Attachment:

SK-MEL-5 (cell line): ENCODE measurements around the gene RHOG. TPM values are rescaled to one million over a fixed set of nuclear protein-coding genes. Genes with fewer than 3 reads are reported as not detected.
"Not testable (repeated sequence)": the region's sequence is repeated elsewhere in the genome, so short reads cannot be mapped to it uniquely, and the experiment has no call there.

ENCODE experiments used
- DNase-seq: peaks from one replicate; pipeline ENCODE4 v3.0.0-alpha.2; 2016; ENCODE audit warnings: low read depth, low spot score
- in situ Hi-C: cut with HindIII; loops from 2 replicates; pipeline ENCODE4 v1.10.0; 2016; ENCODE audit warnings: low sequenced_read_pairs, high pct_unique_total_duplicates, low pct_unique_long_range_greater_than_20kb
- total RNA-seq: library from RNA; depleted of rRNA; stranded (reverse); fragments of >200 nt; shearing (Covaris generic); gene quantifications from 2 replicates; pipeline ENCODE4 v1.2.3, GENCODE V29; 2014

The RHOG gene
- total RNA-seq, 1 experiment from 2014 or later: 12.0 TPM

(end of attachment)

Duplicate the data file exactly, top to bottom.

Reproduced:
SK-MEL-5 (cell line): ENCODE measurements around the gene RHOG. TPM values are rescaled to one million over a fixed set of nuclear protein-coding genes. Genes with fewer than 3 reads are reported as not detected.
"Not testable (repeated sequence)": the region's sequence is repeated elsewhere in the genome, so short reads cannot be mapped to it uniquely, and the experiment has no call there.

ENCODE experiments used
- DNase-seq: peaks from one replicate; pipeline ENCODE4 v3.0.0-alpha.2; 2016; ENCODE audit warnings: low read depth, low spot score
- in situ Hi-C: cut with HindIII; loops from 2 replicates; pipeline ENCODE4 v1.10.0; 2016; ENCODE audit warnings: low sequenced_read_pairs, high pct_unique_total_duplicates, low pct_unique_long_range_greater_than_20kb
- total RNA-seq: library from RNA; depleted of rRNA; stranded (reverse); fragments of >200 nt; shearing (Covaris generic); gene quantifications from 2 replicates; pipeline ENCODE4 v1.2.3, GENCODE V29; 2014

The RHOG gene
- total RNA-seq, 1 experiment from 2014 or later: 12.0 TPM